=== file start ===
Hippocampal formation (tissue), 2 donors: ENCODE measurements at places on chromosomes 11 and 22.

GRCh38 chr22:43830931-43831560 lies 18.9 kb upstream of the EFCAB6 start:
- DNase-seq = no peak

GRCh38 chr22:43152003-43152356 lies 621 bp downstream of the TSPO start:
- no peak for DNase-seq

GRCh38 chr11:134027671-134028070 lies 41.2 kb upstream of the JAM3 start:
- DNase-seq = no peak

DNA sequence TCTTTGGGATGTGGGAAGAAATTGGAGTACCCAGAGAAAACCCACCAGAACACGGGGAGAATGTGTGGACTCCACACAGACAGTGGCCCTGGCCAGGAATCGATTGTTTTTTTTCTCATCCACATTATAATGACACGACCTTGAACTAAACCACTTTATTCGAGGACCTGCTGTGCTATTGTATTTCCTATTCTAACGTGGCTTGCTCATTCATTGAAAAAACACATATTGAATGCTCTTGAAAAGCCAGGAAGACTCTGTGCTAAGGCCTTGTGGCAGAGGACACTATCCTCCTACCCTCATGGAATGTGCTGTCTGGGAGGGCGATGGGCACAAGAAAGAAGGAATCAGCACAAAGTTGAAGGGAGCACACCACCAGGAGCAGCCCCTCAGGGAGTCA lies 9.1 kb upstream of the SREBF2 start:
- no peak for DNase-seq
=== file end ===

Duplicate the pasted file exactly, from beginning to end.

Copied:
Hippocampal formation (tissue), 2 donors: ENCODE measurements at places on chromosomes 11 and 22.

GRCh38 chr22:43830931-43831560 lies 18.9 kb upstream of the EFCAB6 start:
- DNase-seq = no peak

GRCh38 chr22:43152003-43152356 lies 621 bp downstream of the TSPO start:
- no peak for DNase-seq

GRCh38 chr11:134027671-134028070 lies 41.2 kb upstream of the JAM3 start:
- DNase-seq = no peak

DNA sequence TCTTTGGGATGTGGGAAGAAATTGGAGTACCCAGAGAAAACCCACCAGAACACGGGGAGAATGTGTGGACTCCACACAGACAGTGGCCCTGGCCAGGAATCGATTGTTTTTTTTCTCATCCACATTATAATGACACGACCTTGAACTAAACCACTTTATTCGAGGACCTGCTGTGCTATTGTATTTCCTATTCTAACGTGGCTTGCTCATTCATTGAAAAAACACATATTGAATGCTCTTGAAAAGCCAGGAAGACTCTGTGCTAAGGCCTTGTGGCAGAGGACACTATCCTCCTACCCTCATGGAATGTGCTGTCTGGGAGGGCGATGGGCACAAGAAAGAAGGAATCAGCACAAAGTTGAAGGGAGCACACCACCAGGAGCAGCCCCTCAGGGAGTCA lies 9.1 kb upstream of the SREBF2 start:
- no peak for DNase-seq